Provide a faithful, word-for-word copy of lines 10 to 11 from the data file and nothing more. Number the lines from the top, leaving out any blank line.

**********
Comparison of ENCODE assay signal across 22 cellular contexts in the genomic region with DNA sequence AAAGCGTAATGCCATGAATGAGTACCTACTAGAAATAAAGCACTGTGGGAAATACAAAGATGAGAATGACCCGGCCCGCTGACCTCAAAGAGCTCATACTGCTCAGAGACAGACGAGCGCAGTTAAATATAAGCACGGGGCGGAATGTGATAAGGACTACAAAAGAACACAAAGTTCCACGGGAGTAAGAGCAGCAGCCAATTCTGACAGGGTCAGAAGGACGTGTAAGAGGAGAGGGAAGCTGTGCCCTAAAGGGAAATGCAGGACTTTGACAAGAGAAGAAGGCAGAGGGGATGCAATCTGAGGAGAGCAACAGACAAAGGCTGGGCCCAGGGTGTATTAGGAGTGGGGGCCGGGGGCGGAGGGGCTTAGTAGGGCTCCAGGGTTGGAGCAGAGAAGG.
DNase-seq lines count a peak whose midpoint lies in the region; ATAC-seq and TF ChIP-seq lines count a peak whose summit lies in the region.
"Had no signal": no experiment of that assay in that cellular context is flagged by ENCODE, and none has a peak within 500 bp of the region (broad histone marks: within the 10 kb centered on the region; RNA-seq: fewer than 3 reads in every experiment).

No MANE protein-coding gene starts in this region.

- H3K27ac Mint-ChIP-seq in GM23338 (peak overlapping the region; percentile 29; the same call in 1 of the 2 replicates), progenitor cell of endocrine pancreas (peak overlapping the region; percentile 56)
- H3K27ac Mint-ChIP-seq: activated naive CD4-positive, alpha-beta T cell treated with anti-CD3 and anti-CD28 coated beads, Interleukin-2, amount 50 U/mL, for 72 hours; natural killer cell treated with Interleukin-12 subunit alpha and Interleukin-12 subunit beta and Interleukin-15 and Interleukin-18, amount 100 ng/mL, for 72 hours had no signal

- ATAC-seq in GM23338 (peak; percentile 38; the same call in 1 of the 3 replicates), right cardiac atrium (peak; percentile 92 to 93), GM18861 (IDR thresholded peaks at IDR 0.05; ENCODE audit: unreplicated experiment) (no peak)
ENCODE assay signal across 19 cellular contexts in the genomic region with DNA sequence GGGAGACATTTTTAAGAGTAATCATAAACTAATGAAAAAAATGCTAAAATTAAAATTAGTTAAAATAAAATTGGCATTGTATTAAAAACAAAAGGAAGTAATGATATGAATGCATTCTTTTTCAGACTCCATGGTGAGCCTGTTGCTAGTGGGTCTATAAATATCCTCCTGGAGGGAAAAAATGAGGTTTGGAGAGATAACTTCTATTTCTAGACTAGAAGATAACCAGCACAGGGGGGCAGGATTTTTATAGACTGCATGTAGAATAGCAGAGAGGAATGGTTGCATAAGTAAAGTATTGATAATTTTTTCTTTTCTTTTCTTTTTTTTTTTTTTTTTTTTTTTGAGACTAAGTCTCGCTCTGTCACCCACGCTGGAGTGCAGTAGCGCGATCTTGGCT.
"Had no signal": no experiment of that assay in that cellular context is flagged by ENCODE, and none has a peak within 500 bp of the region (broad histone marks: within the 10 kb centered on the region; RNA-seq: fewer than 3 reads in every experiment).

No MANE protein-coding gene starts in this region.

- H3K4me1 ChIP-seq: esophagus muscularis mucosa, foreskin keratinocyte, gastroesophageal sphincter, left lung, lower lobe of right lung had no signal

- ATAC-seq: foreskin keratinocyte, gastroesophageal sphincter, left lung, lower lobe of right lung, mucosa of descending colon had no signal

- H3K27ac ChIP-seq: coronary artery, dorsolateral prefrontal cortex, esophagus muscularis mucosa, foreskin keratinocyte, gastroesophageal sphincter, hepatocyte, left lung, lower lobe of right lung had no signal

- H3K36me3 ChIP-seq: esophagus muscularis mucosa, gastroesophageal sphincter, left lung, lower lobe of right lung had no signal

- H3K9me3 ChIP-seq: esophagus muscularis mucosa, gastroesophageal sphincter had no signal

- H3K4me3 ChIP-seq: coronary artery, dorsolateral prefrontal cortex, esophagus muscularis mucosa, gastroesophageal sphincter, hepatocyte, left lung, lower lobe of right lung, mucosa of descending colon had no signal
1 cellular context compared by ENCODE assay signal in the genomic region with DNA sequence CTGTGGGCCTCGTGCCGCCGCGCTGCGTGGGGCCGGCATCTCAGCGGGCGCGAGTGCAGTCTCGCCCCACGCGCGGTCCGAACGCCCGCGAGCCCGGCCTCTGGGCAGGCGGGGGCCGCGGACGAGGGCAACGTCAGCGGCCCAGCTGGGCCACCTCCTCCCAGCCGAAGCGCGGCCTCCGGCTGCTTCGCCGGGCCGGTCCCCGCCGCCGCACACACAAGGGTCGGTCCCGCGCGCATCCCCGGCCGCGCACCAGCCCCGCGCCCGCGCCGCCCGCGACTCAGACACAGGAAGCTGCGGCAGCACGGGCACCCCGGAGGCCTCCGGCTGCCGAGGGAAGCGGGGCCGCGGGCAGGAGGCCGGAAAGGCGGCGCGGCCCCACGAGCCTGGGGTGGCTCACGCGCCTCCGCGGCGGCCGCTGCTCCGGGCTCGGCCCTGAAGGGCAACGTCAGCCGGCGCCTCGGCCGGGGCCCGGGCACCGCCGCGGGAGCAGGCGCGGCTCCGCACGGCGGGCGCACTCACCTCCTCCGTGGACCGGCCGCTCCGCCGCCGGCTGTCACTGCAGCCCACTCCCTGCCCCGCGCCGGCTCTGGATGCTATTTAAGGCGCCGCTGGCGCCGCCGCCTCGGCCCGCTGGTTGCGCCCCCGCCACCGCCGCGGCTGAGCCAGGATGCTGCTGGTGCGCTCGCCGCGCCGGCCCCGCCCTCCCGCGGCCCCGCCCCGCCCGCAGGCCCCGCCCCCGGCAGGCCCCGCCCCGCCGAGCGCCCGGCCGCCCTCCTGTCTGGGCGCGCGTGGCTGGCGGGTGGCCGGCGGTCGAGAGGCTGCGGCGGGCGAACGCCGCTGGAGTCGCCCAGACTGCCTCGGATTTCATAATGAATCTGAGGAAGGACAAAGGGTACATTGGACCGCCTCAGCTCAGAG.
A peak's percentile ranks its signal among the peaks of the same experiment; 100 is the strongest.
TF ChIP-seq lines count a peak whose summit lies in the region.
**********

No MANE protein-coding gene starts in this region.

- H3K4me1 ChIP-seq: esophagus muscularis mucosa, foreskin keratinocyte, gastroesophageal sphincter, left lung, lower lobe of right lung had no signal